Wellbeing is fundamental to an individual’s ability to function and live well. Māori have some of the worst wellbeing statistics in New Zealand (Chalmers & Williams, 2018). From a Māori worldview, mana (power, authority) and kaitiakitanga (guardianship) encapsulate the critical relationships necessary to Māori understandings of wellbeing. These relationships reflect the interconnectedness and interdependence of humans with the people, places and things in their worlds, as well as the responsibilities associated with these relationships.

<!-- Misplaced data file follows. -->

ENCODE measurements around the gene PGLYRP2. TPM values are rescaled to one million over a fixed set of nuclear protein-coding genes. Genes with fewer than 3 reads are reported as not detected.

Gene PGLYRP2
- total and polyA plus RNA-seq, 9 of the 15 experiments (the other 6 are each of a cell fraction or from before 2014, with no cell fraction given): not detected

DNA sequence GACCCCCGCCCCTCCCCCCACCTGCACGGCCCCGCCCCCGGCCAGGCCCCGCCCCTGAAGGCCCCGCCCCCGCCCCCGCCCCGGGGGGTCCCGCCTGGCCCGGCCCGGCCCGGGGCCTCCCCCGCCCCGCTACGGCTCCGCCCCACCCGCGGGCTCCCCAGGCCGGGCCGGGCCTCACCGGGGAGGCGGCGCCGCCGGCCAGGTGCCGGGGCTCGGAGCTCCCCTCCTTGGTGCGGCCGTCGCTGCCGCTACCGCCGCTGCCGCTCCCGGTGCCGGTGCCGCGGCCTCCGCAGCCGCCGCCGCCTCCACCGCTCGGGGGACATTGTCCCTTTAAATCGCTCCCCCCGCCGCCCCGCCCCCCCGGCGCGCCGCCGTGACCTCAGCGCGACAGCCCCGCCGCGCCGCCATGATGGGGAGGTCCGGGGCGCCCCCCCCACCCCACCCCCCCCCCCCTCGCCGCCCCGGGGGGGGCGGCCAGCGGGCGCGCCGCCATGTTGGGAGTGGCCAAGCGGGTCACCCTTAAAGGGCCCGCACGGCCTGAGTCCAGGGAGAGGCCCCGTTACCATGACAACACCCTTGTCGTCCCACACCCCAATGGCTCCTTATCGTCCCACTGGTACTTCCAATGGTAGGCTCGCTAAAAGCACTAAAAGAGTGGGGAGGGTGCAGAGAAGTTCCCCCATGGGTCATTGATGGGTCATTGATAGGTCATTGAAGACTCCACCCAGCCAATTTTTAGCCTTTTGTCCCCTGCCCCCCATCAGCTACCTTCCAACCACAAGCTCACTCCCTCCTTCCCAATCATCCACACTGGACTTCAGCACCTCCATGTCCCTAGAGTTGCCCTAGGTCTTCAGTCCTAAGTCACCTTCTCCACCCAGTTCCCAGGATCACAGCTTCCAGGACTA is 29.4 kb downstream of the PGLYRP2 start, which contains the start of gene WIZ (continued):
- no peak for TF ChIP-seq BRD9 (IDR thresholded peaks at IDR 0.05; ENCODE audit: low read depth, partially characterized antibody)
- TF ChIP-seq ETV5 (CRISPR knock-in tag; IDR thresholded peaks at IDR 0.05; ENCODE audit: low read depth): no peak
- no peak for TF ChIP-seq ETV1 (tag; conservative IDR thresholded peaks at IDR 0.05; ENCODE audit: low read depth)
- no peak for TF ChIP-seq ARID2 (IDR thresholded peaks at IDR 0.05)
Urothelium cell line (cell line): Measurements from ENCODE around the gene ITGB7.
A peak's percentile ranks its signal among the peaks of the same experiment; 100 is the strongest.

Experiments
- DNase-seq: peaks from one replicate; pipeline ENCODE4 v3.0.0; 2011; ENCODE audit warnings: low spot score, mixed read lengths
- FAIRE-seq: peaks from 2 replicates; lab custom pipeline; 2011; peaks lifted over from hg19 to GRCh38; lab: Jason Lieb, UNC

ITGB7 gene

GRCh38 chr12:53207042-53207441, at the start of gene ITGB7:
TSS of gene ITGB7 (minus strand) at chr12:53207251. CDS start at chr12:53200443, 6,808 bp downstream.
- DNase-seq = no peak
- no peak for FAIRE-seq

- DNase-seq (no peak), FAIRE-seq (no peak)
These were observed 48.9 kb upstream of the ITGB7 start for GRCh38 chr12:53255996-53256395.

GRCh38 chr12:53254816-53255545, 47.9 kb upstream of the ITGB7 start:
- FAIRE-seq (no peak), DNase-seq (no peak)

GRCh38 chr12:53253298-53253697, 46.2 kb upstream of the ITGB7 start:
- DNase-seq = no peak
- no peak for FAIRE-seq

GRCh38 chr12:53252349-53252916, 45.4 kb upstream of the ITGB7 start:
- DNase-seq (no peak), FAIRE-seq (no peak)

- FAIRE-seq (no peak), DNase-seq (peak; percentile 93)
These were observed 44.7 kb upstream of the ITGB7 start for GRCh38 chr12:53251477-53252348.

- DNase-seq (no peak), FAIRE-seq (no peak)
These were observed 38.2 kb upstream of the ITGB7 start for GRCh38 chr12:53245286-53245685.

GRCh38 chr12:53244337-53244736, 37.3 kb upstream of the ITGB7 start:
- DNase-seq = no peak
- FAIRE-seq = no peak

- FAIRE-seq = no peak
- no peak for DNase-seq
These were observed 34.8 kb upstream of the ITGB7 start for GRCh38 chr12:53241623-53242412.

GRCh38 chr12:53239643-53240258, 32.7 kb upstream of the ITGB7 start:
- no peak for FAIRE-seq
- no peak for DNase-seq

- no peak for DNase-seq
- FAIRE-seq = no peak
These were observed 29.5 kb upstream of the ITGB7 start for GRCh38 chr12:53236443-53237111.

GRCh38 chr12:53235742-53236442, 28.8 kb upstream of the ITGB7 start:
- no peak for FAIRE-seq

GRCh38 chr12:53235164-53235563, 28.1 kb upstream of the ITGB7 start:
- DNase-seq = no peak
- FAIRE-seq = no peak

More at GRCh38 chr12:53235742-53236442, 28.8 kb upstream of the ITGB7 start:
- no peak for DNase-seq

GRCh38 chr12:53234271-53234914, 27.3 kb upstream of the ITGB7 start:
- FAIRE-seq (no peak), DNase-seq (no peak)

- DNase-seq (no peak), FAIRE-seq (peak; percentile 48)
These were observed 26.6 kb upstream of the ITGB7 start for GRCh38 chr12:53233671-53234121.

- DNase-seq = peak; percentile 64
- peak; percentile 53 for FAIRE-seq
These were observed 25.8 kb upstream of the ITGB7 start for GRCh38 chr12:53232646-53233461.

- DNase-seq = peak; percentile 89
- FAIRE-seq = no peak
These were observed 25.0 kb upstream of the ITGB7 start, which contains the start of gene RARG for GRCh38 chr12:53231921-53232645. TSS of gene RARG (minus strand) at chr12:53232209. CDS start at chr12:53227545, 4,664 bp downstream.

This article discusses findings from phase two of a Teaching and Learning Research Initiative funded project Te Whakapūmautia te mana: Enhancing Mana Through Kaitiakitanga (2020–2021), and outlines implications for early childhood education (ECE) from the findings. The project aimed to explore the ways that ECE accords mokopuna (children) opportunities to recognise mana and understand ways to accrue and attain mana through being kaitiaki (guardians) of themselves, others and their environment, thereby contributing to a collective sense of wellbeing. Phase two of the research focused on kaiako (teachers’) understandings of mana and kaitiakitanga and how they are currently reflected in Māori medium ECE services.
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